“You live in the city?” she asks, her eyes widening. She is overweight. She is borderline obese. Hell, maybe she is obese. I’m not a doctor.
It’s weird being back home upstate. It’s weird waiting for my mom to get her hair cut while the girl behind the counter stares at me and clack-clack-clacks her acrylic nails. If she was chewing gum, I bet she would crack it. I pick up a worn copy of New York magazine and flip through the real estate section.
My mother says a lot of the people up here never leave. Some of them only go down to Manhattan every few years. “Some of them,” she says, narrowing her eyebrows, “have never, ever, left.”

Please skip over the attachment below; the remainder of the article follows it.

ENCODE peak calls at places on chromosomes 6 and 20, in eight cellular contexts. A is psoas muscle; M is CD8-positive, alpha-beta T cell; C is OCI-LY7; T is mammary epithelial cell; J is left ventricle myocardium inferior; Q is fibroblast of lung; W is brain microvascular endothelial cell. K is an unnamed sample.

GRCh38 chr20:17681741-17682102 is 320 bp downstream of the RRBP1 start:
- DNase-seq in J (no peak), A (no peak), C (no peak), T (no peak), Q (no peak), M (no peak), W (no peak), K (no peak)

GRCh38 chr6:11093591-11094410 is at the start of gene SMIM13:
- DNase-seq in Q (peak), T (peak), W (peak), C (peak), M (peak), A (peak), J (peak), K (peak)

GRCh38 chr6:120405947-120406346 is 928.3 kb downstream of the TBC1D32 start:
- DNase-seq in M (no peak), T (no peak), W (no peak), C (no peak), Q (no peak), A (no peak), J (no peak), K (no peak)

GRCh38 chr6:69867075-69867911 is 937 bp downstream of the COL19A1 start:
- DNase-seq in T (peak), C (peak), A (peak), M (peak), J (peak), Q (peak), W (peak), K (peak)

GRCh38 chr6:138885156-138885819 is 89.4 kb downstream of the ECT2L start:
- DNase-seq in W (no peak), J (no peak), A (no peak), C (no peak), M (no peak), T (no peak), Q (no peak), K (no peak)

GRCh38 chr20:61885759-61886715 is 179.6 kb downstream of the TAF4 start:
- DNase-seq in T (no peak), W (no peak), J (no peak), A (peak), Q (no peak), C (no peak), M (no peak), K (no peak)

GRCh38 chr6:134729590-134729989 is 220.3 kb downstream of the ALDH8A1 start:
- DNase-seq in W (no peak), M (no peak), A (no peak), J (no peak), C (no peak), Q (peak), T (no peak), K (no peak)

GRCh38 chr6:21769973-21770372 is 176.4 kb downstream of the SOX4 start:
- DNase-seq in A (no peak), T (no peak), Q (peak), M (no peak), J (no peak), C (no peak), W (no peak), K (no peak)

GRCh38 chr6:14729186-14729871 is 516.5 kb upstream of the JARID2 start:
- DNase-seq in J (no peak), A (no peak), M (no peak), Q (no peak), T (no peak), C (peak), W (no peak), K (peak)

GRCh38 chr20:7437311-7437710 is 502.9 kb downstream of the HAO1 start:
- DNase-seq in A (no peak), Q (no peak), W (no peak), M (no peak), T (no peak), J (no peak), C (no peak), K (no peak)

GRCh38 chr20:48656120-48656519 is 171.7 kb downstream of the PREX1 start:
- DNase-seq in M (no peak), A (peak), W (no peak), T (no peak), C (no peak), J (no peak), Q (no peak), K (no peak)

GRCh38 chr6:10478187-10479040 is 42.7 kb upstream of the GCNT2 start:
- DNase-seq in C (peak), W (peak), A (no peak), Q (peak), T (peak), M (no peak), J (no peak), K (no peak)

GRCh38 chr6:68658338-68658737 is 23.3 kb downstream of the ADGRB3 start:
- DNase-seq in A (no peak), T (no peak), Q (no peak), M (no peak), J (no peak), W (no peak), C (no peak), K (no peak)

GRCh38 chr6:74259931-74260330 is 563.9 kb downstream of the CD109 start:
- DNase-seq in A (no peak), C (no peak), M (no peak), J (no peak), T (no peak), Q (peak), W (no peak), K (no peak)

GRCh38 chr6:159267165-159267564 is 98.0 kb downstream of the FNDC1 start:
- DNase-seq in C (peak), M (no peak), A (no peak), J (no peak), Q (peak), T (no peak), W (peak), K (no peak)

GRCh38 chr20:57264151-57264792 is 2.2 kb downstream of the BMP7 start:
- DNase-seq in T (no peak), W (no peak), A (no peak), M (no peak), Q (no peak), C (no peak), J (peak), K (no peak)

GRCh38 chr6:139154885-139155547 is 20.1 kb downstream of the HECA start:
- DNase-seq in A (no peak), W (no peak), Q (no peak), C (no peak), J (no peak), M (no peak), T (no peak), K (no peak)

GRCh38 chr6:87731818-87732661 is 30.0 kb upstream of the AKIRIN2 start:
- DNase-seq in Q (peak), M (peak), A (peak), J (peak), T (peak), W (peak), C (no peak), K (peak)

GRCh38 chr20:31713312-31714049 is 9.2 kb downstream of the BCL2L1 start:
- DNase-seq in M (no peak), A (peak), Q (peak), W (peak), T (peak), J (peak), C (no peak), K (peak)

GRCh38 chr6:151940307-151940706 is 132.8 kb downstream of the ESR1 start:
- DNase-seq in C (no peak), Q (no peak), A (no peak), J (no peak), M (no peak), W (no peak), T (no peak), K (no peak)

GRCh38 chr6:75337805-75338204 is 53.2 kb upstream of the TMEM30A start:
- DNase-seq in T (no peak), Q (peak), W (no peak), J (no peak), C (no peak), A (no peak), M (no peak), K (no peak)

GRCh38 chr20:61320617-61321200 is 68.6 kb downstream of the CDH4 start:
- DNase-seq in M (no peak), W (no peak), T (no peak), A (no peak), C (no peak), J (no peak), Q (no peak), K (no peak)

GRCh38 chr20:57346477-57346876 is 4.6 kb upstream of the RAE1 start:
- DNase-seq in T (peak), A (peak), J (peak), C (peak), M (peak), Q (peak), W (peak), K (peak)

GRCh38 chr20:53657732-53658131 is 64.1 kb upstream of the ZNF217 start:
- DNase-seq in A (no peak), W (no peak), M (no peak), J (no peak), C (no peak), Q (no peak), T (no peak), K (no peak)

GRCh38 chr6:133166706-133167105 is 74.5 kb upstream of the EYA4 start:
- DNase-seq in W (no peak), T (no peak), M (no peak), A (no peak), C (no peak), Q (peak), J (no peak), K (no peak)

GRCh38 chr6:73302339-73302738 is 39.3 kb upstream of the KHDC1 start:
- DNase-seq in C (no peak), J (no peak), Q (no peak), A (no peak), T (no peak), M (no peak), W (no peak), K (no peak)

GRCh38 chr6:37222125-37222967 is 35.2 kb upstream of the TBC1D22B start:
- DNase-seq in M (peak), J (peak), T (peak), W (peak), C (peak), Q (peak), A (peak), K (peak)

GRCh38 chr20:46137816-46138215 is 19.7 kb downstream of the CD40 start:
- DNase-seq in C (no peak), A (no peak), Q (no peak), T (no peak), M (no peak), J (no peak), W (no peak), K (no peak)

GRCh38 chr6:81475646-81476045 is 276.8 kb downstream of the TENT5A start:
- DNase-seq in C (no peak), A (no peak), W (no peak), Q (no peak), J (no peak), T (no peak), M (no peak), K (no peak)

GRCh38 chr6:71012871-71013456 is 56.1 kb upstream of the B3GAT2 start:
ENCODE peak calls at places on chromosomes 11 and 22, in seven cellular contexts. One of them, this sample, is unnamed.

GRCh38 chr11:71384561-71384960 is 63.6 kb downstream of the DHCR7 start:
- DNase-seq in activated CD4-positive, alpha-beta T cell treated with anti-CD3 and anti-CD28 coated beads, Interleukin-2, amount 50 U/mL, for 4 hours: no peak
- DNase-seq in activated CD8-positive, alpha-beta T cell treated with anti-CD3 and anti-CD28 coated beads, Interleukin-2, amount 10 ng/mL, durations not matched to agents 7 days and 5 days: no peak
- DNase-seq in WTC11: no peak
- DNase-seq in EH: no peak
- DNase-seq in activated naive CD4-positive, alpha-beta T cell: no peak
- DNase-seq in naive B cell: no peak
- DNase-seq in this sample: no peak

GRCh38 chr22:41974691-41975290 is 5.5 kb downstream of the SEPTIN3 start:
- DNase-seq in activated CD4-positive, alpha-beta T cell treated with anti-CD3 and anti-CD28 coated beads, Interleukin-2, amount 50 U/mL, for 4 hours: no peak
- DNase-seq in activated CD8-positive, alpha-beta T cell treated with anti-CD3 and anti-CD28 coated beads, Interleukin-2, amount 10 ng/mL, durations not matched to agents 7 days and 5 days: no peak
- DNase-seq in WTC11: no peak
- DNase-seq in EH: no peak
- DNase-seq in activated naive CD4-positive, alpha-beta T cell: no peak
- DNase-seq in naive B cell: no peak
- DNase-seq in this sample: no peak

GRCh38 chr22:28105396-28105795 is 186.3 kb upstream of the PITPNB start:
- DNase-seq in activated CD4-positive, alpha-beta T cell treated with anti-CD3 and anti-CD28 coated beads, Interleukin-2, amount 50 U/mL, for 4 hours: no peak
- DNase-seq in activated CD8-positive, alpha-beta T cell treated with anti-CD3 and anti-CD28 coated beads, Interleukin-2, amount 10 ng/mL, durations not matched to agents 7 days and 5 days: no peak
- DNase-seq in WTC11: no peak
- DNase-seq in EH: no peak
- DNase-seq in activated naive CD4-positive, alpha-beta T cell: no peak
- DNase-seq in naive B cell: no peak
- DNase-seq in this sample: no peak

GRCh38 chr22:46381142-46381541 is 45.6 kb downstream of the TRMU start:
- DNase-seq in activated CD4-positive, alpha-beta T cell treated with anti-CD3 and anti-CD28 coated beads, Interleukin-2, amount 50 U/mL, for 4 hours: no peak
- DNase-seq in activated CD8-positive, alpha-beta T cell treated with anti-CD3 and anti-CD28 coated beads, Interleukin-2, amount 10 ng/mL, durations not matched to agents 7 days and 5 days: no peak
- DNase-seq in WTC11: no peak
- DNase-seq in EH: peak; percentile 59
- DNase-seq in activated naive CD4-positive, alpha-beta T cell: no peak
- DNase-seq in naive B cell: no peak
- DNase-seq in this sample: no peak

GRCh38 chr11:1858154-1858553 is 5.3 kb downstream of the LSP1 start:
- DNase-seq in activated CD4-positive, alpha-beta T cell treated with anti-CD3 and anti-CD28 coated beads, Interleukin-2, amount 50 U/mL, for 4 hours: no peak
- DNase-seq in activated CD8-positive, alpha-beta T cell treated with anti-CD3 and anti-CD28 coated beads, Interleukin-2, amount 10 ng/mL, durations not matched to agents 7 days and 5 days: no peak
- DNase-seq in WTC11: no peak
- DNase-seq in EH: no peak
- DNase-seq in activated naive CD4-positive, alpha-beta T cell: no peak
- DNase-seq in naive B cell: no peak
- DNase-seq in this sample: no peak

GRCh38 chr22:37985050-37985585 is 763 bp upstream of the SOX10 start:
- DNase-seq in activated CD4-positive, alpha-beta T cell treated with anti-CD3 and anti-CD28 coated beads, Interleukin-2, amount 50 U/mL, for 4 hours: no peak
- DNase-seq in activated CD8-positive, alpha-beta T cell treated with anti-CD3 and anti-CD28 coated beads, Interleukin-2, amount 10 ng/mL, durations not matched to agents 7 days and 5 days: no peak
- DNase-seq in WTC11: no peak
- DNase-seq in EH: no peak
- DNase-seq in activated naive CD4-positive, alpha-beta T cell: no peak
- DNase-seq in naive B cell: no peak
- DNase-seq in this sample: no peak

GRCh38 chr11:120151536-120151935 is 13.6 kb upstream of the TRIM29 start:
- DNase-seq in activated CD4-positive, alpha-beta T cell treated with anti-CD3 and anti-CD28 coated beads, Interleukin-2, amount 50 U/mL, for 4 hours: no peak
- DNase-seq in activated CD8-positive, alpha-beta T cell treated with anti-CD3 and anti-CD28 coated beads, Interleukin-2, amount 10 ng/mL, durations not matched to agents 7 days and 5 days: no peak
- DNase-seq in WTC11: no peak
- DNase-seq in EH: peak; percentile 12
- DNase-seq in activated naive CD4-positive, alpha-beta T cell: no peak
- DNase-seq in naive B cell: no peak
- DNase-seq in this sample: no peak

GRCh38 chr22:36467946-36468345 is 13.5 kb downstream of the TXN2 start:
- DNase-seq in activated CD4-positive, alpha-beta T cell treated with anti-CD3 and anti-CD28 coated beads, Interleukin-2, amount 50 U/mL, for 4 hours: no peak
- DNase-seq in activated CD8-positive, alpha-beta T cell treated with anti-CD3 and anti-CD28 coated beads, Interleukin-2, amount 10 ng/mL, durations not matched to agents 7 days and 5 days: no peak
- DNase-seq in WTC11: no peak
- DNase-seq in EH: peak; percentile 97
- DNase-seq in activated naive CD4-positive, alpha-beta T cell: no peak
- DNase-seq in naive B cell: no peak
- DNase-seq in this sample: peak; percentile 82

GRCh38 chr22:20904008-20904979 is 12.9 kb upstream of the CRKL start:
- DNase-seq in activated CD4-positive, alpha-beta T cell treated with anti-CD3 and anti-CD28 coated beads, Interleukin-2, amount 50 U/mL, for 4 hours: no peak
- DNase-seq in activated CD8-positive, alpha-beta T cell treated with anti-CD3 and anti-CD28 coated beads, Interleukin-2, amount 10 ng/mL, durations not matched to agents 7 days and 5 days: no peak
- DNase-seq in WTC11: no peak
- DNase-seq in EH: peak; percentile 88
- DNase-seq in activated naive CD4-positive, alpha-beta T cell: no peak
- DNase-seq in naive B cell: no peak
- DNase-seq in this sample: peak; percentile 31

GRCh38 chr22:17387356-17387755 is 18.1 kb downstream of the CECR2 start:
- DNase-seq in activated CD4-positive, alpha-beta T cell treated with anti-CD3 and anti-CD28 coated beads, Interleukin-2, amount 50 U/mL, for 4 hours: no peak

I laugh. Sort of. “I don’t know if they can leave!” I say.
My mother rolls her eyes.
I know there are heavy people in New York. I walk down 34th and 8th and the foot traffic slows, like the cement sidewalk has turned to mud, as the fat people seem to bunch together like globs of oil and block my way.
But they are more abundant up here– only an hour an a half north. They line the aisles at Walmart and generally look exhausted. I would be exhausted, too.
Later, I go home to the city and stand naked in front of my mirror. I pinch my thigh. Maybe the diet isn’t so important afterall.